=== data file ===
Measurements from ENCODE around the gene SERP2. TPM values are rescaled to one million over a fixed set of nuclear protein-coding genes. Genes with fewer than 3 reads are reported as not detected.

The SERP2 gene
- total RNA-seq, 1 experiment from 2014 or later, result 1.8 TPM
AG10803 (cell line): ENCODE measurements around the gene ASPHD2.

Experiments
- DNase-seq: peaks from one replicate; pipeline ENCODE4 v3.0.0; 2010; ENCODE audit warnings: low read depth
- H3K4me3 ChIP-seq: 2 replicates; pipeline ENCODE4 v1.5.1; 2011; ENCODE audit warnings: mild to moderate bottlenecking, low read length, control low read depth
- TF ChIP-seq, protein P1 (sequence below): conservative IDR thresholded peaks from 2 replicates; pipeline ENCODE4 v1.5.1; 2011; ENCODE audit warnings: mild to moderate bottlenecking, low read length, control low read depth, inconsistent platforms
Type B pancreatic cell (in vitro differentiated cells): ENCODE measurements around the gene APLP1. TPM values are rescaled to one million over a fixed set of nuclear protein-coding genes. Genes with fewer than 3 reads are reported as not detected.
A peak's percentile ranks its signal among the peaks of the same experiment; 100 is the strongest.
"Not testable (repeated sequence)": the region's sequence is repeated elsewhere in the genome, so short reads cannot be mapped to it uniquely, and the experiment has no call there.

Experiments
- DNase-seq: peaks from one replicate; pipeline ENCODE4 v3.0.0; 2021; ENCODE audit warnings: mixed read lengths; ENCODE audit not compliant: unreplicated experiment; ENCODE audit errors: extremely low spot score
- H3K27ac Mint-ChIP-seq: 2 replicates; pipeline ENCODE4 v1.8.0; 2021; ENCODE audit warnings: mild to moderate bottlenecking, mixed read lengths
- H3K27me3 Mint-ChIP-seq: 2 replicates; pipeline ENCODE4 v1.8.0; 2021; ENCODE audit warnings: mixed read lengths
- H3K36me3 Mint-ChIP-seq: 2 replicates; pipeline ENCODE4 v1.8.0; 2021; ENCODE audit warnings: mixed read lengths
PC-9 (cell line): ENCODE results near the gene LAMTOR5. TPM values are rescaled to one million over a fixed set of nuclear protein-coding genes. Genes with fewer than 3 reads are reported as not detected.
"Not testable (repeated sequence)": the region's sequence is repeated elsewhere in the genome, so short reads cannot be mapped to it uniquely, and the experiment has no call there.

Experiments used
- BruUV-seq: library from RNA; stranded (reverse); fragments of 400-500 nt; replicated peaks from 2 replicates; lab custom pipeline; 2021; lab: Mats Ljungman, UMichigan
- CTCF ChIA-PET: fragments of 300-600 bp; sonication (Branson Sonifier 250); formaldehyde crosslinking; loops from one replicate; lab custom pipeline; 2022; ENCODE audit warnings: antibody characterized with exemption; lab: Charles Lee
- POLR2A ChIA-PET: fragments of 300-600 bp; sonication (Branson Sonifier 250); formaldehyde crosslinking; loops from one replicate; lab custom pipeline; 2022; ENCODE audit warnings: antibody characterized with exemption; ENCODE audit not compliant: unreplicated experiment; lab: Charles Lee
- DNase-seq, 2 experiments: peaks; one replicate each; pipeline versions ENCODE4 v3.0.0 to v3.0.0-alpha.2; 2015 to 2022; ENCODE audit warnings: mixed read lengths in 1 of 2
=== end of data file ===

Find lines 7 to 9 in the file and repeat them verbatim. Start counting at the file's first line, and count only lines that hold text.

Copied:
- H3K4me3 ChIP-seq: 2 replicates; pipeline ENCODE4 v1.5.1; 2011; ENCODE audit warnings: mild to moderate bottlenecking, low read length, control low read depth
- TF ChIP-seq, protein P1 (sequence below): conservative IDR thresholded peaks from 2 replicates; pipeline ENCODE4 v1.5.1; 2011; ENCODE audit warnings: mild to moderate bottlenecking, low read length, control low read depth, inconsistent platforms
Type B pancreatic cell (in vitro differentiated cells): ENCODE measurements around the gene APLP1. TPM values are rescaled to one million over a fixed set of nuclear protein-coding genes. Genes with fewer than 3 reads are reported as not detected.